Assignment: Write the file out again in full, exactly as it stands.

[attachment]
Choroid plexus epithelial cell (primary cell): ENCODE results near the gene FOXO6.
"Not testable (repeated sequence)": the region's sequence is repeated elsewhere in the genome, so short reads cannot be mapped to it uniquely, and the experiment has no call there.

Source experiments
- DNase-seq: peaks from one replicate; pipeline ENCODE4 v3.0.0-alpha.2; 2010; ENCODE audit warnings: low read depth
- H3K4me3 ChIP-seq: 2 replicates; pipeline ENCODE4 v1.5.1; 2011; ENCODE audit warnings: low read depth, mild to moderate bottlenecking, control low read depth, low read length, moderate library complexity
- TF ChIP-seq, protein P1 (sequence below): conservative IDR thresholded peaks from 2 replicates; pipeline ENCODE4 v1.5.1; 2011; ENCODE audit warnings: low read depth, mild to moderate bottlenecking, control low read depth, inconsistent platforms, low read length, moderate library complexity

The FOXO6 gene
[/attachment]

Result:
Choroid plexus epithelial cell (primary cell): ENCODE results near the gene FOXO6.
"Not testable (repeated sequence)": the region's sequence is repeated elsewhere in the genome, so short reads cannot be mapped to it uniquely, and the experiment has no call there.

Source experiments
- DNase-seq: peaks from one replicate; pipeline ENCODE4 v3.0.0-alpha.2; 2010; ENCODE audit warnings: low read depth
- H3K4me3 ChIP-seq: 2 replicates; pipeline ENCODE4 v1.5.1; 2011; ENCODE audit warnings: low read depth, mild to moderate bottlenecking, control low read depth, low read length, moderate library complexity
- TF ChIP-seq, protein P1 (sequence below): conservative IDR thresholded peaks from 2 replicates; pipeline ENCODE4 v1.5.1; 2011; ENCODE audit warnings: low read depth, mild to moderate bottlenecking, control low read depth, inconsistent platforms, low read length, moderate library complexity

The FOXO6 gene